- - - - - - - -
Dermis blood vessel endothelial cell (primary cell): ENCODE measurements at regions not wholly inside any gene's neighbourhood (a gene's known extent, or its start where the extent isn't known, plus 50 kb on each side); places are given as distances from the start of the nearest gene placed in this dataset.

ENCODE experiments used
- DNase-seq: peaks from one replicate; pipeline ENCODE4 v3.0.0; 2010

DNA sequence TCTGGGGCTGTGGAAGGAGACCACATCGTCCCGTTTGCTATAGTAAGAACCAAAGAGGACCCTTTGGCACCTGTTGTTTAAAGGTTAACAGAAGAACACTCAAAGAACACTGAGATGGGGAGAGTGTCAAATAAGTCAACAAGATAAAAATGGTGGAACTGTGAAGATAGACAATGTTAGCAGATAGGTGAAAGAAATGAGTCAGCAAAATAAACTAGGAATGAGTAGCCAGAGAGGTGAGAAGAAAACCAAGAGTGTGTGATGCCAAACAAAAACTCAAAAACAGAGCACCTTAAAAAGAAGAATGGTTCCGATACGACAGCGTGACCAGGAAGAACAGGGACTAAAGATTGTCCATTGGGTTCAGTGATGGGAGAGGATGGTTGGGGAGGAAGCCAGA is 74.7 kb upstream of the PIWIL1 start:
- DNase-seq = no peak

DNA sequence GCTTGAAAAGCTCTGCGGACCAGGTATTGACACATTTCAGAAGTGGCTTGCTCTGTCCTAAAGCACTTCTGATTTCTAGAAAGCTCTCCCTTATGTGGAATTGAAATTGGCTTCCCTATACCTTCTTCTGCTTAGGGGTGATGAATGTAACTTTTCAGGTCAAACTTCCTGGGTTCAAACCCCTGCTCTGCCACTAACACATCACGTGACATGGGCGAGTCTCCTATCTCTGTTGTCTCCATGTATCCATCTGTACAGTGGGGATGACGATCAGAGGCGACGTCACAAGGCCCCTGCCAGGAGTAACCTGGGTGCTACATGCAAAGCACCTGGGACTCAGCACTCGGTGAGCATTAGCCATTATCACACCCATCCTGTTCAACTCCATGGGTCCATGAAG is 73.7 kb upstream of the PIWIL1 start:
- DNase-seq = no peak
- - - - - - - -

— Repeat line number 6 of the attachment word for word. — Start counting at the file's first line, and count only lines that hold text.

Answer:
DNA sequence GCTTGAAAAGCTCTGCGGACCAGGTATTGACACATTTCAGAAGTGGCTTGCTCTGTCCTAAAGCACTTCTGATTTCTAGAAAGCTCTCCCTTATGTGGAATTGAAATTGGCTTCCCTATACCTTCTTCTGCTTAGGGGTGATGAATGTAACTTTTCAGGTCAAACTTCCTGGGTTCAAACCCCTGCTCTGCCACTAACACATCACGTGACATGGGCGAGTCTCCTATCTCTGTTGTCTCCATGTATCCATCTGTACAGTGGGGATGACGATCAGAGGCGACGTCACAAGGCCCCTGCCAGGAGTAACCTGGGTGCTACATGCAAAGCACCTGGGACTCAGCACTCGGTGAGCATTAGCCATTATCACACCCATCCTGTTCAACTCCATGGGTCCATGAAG is 73.7 kb upstream of the PIWIL1 start: